Ricketts was seen a a particularly promising candidate and received many endorsements both from Nebraska Republicans and other prominent figures across the country. The chrome-domed candidate had been a highly touted U.S. Senate nominee in 2006, but could not muster close to enough votes against a popular Democrat Senator. The son of the founder of TD Ameritrade, Ricketts had served as the Chief Operating Officer of the Omaha based corporation. Before that, he had studied at the University of Chicago, and his family also happens to own the Chicago Cubs, the mega-rising Major League Baseball team, with many long-suffering, but currently optimistic fans, including myself. Pete Ricketts sits on the Cubs' Board of Directors but is not involved in day to day operations of the franchise, as his brother Tom runs things. The Ricketts campaign recently hosted a fundraiser at Wrigley Field in Chicago for his campaign, and his family was united in supporting him. While Tom Ricketts is not considered to be political, and has to try to get along with the Democrats that run Chicago in regards to the politics of renovating the stadium, the Ricketts father is a very conservative Super PAC donor, and sister Laura is a prominent gay activist and active Democrat.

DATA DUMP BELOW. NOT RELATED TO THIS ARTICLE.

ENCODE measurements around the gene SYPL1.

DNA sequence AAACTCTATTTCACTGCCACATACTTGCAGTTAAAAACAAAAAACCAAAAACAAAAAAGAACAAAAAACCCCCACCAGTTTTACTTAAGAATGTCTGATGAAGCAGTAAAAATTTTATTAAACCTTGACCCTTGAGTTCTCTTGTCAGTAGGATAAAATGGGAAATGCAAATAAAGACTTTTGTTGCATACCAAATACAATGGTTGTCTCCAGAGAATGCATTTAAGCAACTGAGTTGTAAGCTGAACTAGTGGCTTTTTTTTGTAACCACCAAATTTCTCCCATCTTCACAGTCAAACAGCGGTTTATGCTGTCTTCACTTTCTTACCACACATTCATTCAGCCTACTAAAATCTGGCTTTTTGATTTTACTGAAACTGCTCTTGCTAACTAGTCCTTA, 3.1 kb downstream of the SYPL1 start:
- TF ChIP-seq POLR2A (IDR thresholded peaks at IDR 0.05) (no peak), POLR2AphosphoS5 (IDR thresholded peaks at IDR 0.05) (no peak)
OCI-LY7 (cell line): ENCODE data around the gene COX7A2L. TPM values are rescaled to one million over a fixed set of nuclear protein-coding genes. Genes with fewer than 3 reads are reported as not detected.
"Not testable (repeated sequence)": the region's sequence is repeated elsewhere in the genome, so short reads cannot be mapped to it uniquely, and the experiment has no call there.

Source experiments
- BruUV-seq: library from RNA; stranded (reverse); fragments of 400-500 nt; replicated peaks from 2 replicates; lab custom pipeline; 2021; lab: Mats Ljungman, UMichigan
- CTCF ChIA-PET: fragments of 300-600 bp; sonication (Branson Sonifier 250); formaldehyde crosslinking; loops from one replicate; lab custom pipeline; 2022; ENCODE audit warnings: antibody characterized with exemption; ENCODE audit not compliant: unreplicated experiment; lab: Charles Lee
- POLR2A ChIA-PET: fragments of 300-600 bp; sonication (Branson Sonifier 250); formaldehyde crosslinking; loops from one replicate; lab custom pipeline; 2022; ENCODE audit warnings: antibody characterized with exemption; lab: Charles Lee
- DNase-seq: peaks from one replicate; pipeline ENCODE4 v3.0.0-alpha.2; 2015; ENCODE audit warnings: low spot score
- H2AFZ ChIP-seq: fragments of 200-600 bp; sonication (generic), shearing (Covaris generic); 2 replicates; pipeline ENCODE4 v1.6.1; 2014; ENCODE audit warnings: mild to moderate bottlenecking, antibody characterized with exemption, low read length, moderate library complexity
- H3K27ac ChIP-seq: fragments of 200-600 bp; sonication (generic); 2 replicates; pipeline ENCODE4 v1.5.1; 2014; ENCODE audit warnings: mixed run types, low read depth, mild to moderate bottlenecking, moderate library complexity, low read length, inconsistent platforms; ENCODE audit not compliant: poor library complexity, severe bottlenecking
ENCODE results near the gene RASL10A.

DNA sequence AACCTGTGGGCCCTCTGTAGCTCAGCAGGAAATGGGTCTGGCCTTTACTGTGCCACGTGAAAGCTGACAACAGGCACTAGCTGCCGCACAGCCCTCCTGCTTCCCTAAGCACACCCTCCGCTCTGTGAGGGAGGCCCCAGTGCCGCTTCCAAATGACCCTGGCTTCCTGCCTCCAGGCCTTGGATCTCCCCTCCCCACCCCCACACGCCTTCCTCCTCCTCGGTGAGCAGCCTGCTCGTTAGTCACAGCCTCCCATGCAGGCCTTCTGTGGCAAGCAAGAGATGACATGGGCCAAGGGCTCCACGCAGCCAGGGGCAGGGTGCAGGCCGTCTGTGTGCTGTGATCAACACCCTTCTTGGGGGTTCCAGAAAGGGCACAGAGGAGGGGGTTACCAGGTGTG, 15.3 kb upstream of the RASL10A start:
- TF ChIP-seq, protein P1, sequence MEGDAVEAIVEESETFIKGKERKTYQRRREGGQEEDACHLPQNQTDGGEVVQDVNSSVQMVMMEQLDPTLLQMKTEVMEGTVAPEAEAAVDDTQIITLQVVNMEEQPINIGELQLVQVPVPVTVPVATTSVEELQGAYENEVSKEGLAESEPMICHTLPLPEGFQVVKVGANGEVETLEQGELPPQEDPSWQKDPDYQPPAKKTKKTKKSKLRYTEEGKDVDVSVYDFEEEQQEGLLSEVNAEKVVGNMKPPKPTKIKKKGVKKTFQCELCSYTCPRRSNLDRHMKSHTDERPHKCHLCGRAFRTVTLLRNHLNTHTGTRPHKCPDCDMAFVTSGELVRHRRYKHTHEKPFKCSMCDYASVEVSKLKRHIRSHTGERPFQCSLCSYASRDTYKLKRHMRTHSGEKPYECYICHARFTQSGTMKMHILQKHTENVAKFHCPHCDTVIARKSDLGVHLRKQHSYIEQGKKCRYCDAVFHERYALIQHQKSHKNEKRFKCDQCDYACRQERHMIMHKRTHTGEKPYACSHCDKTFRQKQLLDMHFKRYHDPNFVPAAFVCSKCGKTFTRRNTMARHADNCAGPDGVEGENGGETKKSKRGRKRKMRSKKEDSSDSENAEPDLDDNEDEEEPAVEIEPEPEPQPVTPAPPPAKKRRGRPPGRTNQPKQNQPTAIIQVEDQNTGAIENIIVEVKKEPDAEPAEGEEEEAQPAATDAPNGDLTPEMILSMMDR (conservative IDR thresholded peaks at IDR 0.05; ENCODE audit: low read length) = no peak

The crowded May primary was won by Ricketts, with Bruning, suffering another disappointing second place primary finish, just about 2,000 votes behind. McCoy and Foley were not too far back in the pack either. After winning the contest with just 26 percent of the vote, Ricketts clearly needed to try to bring the party together for the fall campaign.

Meanwhile, the Democrat nomination went without a hitch to former University of Nebraska Regent Chuck Hassebrook. The Executive Director of a non-profit rural organization was unopposed on the ballot after a State Senator dropped out of the Democrat primary. That is a contrast to what Hassebrook experienced in 2012, when he was easily eclipsed in a U.S. Senate primary by the return to the state and comeback effort of Bob Kerrey.